2 West Midlands Urban Area 2,284,093 22 Birmingham, Wolverhampton, Dudley, Walsall, Aldridge

3 Greater Manchester Urban Area 2,240,230 57 Manchester, Salford, Bolton, Stockport, Oldham

4 West Yorkshire Urban Area 1,499,465 26 Leeds, Bradford, Huddersfield, Wakefield

5 Tyneside 879,996 25 Newcastle, North Shields, South Shields, Gateshead, Jarrow

6 Liverpool Urban Area 816,216 8 Liverpool, St Helens, Bootle, Huyton-with-Roby

7 Nottingham Urban Area 666,358 15 Nottingham, Beeston and Stapleford, Carlton, Long Eaton

8 Sheffield Urban Area 640,720 7 Sheffield, Rotherham, Chapeltown, Mosborough

9 Bristol Urban Area 551,066 7 Bristol, Kingswood, Mangotsfield, Stoke Gifford

10 Brighton/Worthing/Littlehampton 461,181 10 Brighton, Worthing, Hove, Littlehampton, Shoreham, Lancing



Main articles: Demography of England, English people, and English diaspora

The metropolitan, non-metropolitan counties and unitary authorities of England, colour-coded to show population.

Population by administrative areas. Their size is approximately in proportion to their population. The darker colour the bigger is the real area.

With over 53 million inhabitants, England is by far the most populous country of the United Kingdom, accounting for 84% of the combined total.[4][162] England taken as a unit and measured against international states has the fourth largest population in the European Union and would be the 25th largest country by population in the world.[163] With a density of 407 people per square kilometre, it would be the second most densely populated country in the European Union after Malta.[164][165]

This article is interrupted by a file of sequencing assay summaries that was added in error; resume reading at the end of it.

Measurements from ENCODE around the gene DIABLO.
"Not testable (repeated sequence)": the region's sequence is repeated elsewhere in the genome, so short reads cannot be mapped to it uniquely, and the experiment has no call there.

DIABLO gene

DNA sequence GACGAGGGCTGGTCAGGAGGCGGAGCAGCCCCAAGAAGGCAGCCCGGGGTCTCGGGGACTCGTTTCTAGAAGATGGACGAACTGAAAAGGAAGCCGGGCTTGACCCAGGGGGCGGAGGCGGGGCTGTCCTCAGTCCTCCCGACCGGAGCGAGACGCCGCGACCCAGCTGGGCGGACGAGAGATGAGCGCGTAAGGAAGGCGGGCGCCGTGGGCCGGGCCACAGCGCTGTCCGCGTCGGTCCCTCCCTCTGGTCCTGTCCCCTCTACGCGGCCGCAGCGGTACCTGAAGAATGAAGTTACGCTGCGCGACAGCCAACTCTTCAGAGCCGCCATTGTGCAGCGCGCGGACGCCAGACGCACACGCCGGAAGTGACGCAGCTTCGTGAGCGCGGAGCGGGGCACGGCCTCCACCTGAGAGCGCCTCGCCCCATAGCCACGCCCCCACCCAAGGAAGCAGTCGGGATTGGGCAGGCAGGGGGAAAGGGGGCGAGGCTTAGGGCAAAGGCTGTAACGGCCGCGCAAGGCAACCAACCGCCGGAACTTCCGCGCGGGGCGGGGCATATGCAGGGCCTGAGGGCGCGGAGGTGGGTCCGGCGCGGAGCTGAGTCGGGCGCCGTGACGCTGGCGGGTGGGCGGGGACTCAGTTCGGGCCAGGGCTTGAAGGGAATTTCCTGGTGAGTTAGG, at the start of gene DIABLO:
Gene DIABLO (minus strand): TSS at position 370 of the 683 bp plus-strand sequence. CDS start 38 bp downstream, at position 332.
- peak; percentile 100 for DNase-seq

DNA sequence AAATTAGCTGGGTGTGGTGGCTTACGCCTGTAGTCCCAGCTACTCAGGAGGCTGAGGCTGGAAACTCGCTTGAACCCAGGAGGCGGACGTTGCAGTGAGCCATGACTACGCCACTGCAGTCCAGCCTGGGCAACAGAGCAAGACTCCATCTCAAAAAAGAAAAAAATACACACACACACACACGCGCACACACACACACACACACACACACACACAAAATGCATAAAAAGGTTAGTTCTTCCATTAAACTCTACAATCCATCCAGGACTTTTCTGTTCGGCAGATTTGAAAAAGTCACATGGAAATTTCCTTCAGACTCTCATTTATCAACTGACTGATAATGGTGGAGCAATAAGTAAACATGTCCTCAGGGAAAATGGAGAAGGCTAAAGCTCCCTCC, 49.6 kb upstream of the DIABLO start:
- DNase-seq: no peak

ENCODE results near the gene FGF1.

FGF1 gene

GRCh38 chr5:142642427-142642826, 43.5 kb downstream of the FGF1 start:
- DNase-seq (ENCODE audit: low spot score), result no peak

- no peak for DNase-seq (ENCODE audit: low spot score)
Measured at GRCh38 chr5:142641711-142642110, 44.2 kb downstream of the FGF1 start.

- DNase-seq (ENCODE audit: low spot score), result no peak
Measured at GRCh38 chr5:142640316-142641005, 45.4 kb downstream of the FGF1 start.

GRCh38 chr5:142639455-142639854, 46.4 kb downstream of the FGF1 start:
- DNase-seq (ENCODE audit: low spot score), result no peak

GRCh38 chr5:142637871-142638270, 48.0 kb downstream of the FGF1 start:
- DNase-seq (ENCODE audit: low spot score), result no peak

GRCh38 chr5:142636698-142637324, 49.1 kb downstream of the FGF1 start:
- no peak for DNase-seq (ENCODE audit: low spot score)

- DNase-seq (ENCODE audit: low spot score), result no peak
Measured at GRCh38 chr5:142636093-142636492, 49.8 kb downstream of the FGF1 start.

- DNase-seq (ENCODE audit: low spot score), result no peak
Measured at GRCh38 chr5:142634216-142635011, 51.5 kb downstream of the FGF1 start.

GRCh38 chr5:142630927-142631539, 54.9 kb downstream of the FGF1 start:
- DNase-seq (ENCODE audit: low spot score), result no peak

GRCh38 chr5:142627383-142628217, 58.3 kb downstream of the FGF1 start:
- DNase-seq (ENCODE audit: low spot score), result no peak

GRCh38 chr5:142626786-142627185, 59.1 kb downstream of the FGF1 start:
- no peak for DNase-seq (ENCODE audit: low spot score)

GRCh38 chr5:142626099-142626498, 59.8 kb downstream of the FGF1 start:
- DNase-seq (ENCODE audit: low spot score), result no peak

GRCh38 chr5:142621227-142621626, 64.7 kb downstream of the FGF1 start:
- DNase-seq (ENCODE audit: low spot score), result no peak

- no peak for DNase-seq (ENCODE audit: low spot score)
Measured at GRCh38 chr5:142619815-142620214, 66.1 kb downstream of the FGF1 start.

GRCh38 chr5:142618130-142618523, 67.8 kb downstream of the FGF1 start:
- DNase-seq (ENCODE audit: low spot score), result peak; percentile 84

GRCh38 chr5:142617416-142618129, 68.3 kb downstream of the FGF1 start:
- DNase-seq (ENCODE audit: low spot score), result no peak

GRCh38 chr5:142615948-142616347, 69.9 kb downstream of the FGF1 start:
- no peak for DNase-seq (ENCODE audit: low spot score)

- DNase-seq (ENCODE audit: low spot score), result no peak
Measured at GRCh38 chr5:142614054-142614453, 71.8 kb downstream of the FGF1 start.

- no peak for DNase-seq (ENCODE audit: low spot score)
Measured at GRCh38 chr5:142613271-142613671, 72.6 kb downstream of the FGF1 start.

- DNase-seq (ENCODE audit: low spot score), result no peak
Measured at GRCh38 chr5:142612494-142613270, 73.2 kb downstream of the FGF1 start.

The English people are a British people.[166] Some genetic evidence suggests that 75–95% descend in the paternal line from prehistoric settlers who originally came from the Iberian Peninsula, as well as a 5% contribution from Angles and Saxons, and a significant Norse element.[167][168][169] However, other geneticists place the Norse-Germanic estimate up to half.[170][171][172] Over time, various cultures have been influential: Prehistoric, Brythonic,[173] Roman, Anglo-Saxon,[174] Norse Viking,[175] Gaelic cultures, as well as a large influence from Normans. There is an English diaspora in former parts of the British Empire; especially the United States, Canada, Australia, Chile, South Africa and New Zealand.[nb 6] Since the late 1990s, many English people have migrated to Spain.[180][181]

2009 estimates of ethnic groups in England and Wales.[182]

At the time of the Domesday Book, compiled in 1086, more than 90% of the English population of about two million lived in the countryside.[183] By 1801 the population had grown to 8.3 million, and by 1901 had grown to 30.5 million.[184] Due in particular to the economic prosperity of South East England, it has received many economic migrants from the other parts of the United Kingdom.[166] There has been significant Irish migration.[185] The proportion of ethnically European residents totals at 87.50%, including Germans[186] and Poles.[166]

Other people from much further afield in the former British colonies have arrived since the 1950s: in particular, 6% of people living in England have family origins in the Indian subcontinent, mostly India and Pakistan.[166][186] 2.90% of the population are black, from both the Caribbean and countries in Africa itself, especially former British colonies.[166][186] There is a significant number of Chinese and British Chinese.[166][186] As of 2007, 22% of primary school children in England were from ethnic minority families.[187] About half of the population increase between 1991 and 2001 was due to immigration.[188] Debate over immigration is politically prominent;[189] according to a Home Office poll, 80% of people want to cap it.[190] The ONS has projected that the population will grow by six million between 2004 and 2029.[191]